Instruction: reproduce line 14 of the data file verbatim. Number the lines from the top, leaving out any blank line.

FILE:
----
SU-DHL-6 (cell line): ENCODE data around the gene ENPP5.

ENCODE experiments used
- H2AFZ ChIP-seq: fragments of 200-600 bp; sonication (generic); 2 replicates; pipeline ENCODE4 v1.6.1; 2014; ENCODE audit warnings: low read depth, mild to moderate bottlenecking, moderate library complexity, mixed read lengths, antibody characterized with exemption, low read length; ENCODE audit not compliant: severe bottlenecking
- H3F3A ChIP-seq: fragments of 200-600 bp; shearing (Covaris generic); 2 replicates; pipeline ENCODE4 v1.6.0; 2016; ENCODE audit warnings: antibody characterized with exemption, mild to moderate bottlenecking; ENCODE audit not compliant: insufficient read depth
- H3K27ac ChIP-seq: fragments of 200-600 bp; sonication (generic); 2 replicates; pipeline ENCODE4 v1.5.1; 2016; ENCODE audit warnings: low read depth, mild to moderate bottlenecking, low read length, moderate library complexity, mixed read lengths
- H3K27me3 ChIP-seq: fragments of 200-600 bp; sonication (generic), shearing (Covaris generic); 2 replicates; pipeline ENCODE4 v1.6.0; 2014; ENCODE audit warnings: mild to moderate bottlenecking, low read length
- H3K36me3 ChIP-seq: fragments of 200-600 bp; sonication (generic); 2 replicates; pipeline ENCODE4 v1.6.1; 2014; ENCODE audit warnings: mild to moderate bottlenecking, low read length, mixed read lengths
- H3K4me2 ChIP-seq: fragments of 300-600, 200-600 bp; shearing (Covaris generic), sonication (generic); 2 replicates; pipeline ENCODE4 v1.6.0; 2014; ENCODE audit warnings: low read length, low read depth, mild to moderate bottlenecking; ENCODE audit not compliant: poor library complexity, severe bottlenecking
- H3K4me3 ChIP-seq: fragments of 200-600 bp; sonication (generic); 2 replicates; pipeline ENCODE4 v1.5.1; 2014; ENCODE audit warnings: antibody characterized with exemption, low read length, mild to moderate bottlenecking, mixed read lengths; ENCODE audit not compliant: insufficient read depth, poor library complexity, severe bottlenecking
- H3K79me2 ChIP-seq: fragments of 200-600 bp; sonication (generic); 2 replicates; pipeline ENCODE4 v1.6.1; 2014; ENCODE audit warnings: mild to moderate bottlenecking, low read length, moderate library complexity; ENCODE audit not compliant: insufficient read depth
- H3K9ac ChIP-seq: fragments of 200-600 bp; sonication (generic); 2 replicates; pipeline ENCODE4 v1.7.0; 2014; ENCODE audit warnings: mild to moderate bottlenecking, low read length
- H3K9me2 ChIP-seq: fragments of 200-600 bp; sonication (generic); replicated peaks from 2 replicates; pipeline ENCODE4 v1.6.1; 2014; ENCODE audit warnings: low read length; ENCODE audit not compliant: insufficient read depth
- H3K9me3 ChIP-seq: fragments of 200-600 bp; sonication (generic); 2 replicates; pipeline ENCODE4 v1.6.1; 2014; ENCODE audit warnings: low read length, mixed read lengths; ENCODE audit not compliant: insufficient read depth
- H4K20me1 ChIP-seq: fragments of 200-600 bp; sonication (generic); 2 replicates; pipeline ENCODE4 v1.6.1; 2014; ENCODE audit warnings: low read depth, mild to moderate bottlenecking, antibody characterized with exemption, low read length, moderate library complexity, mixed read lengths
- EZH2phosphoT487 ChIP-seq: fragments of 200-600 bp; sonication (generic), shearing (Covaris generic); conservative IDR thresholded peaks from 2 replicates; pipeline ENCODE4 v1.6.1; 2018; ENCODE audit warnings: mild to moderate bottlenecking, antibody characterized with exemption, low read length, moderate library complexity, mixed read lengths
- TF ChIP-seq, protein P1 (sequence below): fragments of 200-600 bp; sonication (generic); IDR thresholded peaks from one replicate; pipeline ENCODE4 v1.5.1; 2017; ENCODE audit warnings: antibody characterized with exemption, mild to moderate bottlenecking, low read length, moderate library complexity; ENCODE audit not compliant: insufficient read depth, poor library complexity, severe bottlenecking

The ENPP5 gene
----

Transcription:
- H4K20me1 ChIP-seq: fragments of 200-600 bp; sonication (generic); 2 replicates; pipeline ENCODE4 v1.6.1; 2014; ENCODE audit warnings: low read depth, mild to moderate bottlenecking, antibody characterized with exemption, low read length, moderate library complexity, mixed read lengths